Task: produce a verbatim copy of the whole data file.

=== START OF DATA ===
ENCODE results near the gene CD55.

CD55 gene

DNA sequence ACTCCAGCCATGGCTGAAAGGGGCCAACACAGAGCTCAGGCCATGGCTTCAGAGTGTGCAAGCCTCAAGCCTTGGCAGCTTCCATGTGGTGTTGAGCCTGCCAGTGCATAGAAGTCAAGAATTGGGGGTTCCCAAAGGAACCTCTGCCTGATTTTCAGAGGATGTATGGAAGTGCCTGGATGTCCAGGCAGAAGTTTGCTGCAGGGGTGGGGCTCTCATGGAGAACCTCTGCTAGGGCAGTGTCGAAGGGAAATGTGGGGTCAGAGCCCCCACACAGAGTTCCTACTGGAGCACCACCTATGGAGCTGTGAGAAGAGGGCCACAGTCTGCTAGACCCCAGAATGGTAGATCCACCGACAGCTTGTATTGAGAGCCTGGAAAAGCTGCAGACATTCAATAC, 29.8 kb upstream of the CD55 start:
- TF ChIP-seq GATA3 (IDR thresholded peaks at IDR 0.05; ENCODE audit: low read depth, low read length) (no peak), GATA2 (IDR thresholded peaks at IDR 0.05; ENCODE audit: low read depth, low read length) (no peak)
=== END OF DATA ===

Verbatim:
ENCODE results near the gene CD55.

CD55 gene

DNA sequence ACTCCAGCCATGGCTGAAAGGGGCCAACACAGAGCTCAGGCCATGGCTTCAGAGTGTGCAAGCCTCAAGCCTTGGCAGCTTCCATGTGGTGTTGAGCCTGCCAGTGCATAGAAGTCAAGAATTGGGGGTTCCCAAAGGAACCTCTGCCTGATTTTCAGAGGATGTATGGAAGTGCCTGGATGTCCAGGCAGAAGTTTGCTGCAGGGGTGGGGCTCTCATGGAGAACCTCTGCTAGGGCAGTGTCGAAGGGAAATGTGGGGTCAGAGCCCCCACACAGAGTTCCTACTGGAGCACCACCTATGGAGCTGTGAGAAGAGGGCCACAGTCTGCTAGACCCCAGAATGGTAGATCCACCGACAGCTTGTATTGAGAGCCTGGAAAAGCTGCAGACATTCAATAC, 29.8 kb upstream of the CD55 start:
- TF ChIP-seq GATA3 (IDR thresholded peaks at IDR 0.05; ENCODE audit: low read depth, low read length) (no peak), GATA2 (IDR thresholded peaks at IDR 0.05; ENCODE audit: low read depth, low read length) (no peak)